Week2 - Learning Word Embeddings

In the Learning Word Embeddings video, Andrew suggests that we need to build a language model using a neural network architecture in order to learn word embeddings. However, in the Week 1 third video (Recurrent Neural Network) the whole discussion is around why we need to use RNN for sequence based applications such as Language models, etc and why it’s not a good idea to use naive standard neural nets. I am a bit confused here. Why do we use a neural net to learn word embeddings and not a RNN? For example as suggested in the video, if we were to choose the previous 4 words as a context “a glass of orange” and feed them as a feature vector(4*300) to a hidden layer and then softmax layer to predict the target word “juice”, how can the model learn to predict “juice” since we are not maintaining the temporal information of the context(the sequence order is gone here because we feed the whole feature vectors to a single hidden layer)?

Welcome to the community !

I think it is a good question.

I think you may have a chance to hear n-grams, a sequence of n words. This is sometime used for a word prediction, i.e, “n”-th word prediction based on 1~(n-1)th word. In early 2000, Bengio published a paper, A Neural Probabilistic Language Model that uses neural network for a word prediction. And, Arisoy applied DNN for that. Here is the link to the paper, Deep Neural Network Language Models. These are quite similar to what you proposed. Applying a neural network to predict “n”-th word. So, good starting point actually.

Then, many researchers started to think more longer sentences. Here is the summary by Mikolov in this paper, Recurrent neural network based language model.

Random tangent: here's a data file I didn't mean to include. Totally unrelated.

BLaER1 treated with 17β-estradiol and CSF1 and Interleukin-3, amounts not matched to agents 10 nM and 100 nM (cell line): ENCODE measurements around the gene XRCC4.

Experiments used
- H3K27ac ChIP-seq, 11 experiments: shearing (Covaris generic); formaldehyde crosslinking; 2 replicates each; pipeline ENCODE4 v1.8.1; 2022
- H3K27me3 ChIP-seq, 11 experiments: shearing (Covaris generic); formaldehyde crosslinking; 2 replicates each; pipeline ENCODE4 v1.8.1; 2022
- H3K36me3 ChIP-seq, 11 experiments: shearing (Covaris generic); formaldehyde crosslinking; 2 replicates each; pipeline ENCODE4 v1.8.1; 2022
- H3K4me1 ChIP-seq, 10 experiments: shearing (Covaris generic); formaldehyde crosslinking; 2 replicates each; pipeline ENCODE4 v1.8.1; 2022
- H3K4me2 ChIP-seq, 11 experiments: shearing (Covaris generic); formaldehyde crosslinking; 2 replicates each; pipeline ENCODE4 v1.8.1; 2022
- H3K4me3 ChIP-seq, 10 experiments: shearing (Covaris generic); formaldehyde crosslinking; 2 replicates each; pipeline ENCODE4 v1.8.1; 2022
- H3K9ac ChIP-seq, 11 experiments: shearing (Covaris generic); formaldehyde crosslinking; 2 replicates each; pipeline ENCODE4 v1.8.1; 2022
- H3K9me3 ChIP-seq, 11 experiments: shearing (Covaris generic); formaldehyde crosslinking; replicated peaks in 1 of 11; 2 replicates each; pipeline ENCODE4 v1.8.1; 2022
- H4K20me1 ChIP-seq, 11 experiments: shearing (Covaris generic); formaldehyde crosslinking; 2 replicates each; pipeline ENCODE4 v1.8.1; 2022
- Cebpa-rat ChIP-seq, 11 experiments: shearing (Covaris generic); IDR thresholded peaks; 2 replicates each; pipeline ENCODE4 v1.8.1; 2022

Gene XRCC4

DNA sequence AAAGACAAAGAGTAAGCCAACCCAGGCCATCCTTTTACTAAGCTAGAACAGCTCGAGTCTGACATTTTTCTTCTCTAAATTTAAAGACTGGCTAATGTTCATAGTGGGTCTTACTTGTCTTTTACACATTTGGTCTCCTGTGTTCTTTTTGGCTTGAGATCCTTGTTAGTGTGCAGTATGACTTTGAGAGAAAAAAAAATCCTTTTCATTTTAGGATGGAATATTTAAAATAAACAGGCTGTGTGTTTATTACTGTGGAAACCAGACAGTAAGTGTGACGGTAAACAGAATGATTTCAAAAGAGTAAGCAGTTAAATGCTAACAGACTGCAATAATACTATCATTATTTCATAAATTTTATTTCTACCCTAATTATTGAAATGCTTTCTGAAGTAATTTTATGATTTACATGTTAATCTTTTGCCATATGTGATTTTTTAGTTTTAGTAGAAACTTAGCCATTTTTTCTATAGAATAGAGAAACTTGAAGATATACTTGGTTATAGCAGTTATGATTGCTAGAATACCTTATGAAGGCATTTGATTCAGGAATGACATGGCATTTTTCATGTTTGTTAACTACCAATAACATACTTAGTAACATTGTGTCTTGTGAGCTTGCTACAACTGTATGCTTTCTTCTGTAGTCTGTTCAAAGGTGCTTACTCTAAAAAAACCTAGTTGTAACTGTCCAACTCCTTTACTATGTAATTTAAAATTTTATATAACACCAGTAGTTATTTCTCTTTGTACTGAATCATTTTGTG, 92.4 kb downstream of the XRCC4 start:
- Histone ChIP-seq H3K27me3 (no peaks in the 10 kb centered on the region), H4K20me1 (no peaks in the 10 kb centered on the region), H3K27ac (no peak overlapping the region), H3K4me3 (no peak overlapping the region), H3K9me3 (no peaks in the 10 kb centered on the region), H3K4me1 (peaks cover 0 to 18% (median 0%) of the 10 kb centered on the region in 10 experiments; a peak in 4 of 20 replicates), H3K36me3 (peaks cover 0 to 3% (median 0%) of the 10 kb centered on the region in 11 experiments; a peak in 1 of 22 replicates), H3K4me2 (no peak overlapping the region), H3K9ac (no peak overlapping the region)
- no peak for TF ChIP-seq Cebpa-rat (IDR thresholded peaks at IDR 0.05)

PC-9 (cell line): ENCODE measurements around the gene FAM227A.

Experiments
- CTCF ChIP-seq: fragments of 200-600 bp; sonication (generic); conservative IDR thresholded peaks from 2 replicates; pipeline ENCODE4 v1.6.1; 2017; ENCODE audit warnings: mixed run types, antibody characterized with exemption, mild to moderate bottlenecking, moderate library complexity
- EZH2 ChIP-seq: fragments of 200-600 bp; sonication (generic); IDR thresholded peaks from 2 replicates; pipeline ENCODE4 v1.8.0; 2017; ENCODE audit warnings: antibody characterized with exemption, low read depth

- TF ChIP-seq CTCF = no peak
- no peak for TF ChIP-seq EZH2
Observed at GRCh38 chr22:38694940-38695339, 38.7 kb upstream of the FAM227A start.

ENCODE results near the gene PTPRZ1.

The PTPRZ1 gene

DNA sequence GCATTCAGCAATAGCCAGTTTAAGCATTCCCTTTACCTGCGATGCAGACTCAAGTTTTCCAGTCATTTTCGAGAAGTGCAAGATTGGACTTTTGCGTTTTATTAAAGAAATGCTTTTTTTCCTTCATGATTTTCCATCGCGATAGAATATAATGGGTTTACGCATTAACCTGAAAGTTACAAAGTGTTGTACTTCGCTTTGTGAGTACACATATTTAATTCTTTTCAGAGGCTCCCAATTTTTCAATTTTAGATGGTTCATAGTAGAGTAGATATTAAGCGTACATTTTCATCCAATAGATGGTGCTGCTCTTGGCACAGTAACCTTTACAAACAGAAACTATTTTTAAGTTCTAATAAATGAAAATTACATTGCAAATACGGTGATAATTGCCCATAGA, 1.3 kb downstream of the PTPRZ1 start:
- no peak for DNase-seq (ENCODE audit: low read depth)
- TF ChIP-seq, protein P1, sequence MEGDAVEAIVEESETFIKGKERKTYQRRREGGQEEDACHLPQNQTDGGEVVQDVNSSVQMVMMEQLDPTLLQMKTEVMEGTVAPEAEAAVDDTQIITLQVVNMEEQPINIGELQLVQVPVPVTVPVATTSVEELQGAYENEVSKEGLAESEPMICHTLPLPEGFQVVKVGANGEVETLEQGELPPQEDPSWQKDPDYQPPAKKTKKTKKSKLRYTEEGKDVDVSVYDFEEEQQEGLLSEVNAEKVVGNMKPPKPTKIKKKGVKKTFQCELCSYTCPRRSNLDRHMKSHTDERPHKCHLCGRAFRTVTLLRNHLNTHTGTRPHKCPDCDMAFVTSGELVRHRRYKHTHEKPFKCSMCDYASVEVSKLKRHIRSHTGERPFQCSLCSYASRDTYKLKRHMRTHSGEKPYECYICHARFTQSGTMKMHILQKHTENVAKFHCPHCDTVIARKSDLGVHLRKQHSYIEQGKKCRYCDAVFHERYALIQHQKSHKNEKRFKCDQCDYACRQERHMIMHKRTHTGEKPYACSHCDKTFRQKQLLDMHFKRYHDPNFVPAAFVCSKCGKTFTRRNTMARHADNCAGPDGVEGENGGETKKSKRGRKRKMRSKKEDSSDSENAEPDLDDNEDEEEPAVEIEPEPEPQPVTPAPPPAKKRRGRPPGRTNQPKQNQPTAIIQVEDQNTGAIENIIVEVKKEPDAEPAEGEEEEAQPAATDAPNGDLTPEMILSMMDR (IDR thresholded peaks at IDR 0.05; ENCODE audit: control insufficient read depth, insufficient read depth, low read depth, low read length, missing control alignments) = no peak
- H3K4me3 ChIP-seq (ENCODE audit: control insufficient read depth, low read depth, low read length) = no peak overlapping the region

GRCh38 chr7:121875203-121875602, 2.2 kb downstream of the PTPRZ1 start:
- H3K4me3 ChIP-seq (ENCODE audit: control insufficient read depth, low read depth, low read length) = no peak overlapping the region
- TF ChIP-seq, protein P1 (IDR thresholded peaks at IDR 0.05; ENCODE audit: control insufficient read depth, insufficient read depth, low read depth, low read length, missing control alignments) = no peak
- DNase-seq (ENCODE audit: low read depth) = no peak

A major deficiency of Bengio’s approach is that a feedforward network has to use fixed length context that needs to be specified ad hoc before training. Usually this means that neural networks see only five to ten preceding words when predicting the next one. It is well known that humans can exploit longer context with great success. Also, cache models provide complementary information to neural network models, so it is natural to think about a model that would encode temporal information implicitly for contexts with arbitrary lengths.


Recurrent neural networks do not use limited size of context. By using recurrent connections, information can cycle inside these networks for arbitrarily long time.

RNN became the center of this research, but, it sill had a problem. Even RNN, keeping a context of a longer sentence was difficult. Then, LSTM was introduced.

Later in this course, you will learn “attention” and “transformer”. Actually, recent works in this area are “transformer” based, not RNN. This is another major step up of a language model. The problem is there are billions of parameters to learn, which needs huge computational power. So, we usually use a pre-trained model, and do fine-tuning to our target area with a small corpus.

You are on the right track. Enjoy learning !


Thank you so much for your thorough explnation